NEW YORK (Reuters) - Oil prices ended nearly 1 percent higher on Friday, close to their highest levels in months, as major producers meeting in Vienna said they may wait until January before deciding whether to extend output curbs beyond the first quarter.
“I believe that January is the earliest date when we can actually, credibly speak about the state of the market,” Russian Energy Minister Alexander Novak said after the Organization of the Petroleum Exporting Countries and other major producers finished meeting.
Other ministers said a decision on extending cuts could be taken in November when OPEC holds its next formal meeting.
Jim Ritterbusch of Ritterbusch & Associates in Chicago said delaying a decision allows producers “to leave some arrows in their quiver to throw something bullish at the market at their November meeting” if necessary.
He said Brent futures got an additional boost in late trade when Nigeria’s oil minister said in Vienna that his country, which OPEC had exempted from the output cuts, was actually pumping less crude than its agreed cap.
Brent crude rose 43 cents, or 0.8 percent, to settle at $56.86, a penny shy of the session high which was also the highest since March.
U.S. West Texas Intermediate (WTI) crude settled at $50.66 a barrel, up 11 cents or 0.2 percent, within a few cents of its May peak.
For the week, Brent posted a gain of 2.2 percent, while WTI was up 1.5 percent.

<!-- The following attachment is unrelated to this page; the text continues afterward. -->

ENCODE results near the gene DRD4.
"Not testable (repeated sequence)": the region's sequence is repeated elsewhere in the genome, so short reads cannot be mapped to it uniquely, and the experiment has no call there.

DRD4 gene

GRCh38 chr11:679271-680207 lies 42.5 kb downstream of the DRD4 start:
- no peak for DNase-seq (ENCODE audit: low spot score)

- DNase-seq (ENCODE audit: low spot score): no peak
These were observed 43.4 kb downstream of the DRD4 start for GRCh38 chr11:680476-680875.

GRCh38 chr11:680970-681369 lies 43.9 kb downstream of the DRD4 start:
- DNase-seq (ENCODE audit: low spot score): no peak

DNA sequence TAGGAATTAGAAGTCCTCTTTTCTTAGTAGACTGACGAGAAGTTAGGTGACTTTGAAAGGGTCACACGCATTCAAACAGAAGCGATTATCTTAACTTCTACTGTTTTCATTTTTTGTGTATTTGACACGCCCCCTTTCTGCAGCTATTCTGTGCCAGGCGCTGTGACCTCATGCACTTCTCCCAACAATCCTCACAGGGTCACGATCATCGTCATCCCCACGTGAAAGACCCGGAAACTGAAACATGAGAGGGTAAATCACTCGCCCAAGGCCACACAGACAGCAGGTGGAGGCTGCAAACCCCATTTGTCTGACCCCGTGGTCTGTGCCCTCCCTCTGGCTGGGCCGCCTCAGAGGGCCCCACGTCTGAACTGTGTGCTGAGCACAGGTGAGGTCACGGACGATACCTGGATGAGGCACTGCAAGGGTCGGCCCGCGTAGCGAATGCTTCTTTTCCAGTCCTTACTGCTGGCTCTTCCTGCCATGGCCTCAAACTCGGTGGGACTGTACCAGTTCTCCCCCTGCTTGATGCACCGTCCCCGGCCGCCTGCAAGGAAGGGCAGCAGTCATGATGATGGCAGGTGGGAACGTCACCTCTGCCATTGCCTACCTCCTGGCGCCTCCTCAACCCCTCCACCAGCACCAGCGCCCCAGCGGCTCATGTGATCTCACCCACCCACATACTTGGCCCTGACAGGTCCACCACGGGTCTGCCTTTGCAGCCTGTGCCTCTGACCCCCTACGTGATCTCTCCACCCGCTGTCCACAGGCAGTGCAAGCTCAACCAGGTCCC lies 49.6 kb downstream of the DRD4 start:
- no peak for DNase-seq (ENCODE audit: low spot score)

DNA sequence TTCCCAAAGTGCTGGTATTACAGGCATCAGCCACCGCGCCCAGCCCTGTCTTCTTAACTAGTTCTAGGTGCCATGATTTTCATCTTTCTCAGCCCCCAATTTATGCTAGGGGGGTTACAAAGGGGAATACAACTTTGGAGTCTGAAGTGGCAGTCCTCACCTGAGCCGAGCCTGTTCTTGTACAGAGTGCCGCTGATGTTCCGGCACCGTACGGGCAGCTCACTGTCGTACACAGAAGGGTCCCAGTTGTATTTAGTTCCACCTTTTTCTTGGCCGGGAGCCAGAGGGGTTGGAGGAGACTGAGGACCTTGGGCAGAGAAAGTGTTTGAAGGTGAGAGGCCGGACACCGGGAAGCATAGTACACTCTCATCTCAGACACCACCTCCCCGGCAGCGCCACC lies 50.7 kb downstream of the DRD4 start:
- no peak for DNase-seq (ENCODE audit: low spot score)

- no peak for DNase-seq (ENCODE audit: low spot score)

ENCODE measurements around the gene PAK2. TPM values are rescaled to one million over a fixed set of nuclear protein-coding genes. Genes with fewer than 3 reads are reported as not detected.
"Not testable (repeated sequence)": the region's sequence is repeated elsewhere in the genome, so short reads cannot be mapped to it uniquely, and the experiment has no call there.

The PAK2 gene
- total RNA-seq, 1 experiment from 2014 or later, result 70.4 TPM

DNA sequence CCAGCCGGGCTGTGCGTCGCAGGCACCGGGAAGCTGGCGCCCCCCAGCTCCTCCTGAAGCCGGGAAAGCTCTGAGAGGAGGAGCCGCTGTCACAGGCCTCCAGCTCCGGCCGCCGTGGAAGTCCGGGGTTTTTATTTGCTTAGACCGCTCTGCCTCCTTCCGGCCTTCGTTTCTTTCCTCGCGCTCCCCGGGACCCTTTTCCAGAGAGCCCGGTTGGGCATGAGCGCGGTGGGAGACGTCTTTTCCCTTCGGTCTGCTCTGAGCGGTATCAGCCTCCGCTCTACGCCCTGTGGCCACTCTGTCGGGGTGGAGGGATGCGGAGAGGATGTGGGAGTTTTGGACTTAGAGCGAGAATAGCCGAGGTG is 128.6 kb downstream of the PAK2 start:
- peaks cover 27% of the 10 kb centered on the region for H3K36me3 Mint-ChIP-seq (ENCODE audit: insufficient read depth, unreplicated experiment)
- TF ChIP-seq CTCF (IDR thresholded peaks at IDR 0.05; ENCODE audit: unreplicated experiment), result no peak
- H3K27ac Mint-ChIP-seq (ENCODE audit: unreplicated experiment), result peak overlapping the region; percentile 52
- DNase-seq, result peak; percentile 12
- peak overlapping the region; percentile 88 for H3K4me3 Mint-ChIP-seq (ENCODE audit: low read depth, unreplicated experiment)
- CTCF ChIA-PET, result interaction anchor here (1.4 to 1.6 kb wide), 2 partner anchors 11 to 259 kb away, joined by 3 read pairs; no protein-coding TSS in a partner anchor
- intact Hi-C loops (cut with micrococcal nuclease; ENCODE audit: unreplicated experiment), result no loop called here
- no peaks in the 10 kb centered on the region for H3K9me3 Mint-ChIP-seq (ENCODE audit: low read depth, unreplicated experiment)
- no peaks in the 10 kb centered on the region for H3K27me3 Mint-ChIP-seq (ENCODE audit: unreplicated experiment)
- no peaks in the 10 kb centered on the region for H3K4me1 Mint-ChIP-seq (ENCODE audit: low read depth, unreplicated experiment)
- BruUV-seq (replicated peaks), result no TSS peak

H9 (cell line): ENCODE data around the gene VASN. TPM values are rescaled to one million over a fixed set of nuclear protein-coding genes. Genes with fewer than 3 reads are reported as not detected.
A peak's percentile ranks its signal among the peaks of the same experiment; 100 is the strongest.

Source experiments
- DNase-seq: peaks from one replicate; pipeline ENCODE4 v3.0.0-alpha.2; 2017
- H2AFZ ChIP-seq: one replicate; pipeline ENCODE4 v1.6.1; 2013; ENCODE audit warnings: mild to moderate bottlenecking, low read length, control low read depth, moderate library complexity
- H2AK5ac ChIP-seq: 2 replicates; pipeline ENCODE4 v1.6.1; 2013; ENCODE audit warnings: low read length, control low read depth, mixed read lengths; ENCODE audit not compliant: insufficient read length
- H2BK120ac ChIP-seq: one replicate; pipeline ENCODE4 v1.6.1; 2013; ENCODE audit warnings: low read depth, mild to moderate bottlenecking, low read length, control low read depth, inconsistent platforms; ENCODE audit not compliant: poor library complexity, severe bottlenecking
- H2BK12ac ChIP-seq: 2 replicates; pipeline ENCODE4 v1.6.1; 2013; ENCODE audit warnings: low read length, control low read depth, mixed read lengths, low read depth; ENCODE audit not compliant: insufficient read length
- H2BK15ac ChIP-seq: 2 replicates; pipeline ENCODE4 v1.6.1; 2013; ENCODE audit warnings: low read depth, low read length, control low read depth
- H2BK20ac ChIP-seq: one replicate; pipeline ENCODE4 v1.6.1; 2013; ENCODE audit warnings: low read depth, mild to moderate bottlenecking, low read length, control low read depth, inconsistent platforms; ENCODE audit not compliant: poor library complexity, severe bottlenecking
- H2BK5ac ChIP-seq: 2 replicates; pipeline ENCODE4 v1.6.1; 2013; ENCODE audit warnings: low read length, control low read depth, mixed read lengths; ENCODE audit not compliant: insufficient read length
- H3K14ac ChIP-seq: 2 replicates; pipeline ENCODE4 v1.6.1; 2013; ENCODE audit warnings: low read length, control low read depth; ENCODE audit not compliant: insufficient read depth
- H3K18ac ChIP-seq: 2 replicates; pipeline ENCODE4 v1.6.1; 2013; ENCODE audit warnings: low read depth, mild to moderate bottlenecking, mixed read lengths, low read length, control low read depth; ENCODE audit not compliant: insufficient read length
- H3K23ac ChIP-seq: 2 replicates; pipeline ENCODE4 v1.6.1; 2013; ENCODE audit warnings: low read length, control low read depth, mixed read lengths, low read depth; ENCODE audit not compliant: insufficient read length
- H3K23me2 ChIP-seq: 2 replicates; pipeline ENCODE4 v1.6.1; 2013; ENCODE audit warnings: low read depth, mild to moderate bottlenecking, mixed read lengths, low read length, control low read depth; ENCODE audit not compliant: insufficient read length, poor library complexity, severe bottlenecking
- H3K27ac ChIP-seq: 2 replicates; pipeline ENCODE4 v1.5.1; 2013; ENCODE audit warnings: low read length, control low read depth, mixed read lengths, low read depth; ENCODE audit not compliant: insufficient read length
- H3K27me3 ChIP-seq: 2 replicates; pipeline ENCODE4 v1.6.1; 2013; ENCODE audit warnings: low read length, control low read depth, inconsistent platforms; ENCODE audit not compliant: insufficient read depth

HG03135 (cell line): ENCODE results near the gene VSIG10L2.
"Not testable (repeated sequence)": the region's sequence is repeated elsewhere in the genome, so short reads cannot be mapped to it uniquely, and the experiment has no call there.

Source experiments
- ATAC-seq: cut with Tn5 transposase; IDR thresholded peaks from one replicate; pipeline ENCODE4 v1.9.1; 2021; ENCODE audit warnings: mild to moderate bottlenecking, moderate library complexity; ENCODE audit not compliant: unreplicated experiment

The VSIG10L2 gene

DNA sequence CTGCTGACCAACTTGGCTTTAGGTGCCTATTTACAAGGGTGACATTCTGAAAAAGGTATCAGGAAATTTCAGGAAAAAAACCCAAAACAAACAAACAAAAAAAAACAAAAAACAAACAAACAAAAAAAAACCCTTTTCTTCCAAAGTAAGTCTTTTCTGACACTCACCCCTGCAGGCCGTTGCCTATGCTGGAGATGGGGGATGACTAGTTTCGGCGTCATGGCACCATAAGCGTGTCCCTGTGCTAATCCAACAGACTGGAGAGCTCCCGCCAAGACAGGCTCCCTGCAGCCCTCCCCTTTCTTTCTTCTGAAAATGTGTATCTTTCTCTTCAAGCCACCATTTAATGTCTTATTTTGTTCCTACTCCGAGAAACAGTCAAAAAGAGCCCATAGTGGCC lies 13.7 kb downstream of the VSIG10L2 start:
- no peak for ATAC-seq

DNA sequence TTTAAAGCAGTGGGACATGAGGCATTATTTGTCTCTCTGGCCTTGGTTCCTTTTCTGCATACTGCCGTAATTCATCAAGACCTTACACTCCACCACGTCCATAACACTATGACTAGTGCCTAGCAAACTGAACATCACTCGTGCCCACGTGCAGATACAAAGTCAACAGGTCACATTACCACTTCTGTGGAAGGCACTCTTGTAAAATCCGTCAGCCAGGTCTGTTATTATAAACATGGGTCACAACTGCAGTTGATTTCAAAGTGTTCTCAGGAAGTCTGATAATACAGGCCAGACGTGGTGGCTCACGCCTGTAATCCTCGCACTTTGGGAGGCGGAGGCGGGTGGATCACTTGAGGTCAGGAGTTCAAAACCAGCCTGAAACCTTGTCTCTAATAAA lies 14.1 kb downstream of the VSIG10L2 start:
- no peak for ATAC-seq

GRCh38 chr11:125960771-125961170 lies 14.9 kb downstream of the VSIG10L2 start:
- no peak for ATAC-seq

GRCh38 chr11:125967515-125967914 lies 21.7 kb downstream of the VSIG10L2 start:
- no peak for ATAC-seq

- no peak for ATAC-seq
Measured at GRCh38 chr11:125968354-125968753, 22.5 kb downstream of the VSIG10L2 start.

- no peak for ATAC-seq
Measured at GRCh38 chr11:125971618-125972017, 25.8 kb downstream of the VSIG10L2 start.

Oil prices have gained more than 15 percent in three months, suggesting OPEC-led output cuts of 1.8 million barrels per day have reduced the global crude glut. Rising demand has also helped balance the market.
Tony Headrick, energy market analyst at CHS Hedging LLC in Inver Grove Heights, Minnesota, said “the market is moving toward balance.”
He cited strong demand for distillates, especially European gas oil. This, he said, “is supporting Brent and in turn is supporting U.S. products and WTI as well.”
Rising U.S. output has somewhat offset OPEC-led production cuts.
The U.S. government reported that crude production rose to 9.51 million bpd last week, resuming output close to levels before Hurricane Harvey hit the Gulf Coast in late August. [C-OUT-T-EIA]
However, the number of U.S. oil rigs operating, an indicator of future production, fell for the third straight week as a 14-month drilling recovery stalled as companies pared back on spending plans when crude prices were softer.
The closely-watched Baker Hughes rig count was on track for a second month of losses in a row and its biggest monthly decline since May 2016.
Still, CHS Hedging’s Headrick said “the U.S. oil producer has proven to be very resilient in the face of lower prices. Now that prices are higher, the U.S. producer should continue to press production higher.”
During the session, the discount of WTI to Brent futures hit its widest since August, 2015 as U.S. crude was pressured by hurricane damage to U.S. refineries.
The spread “could stretch a bit further” but U.S. refinery restarts and growing U.S. exports should eventually lift WTI prices and narrow the spread, Ritterbusch said.
Additional reporting by Fanny Potkin in London and Jane Chung in Seoul; Editing by Marguerita Choy and Mark Potter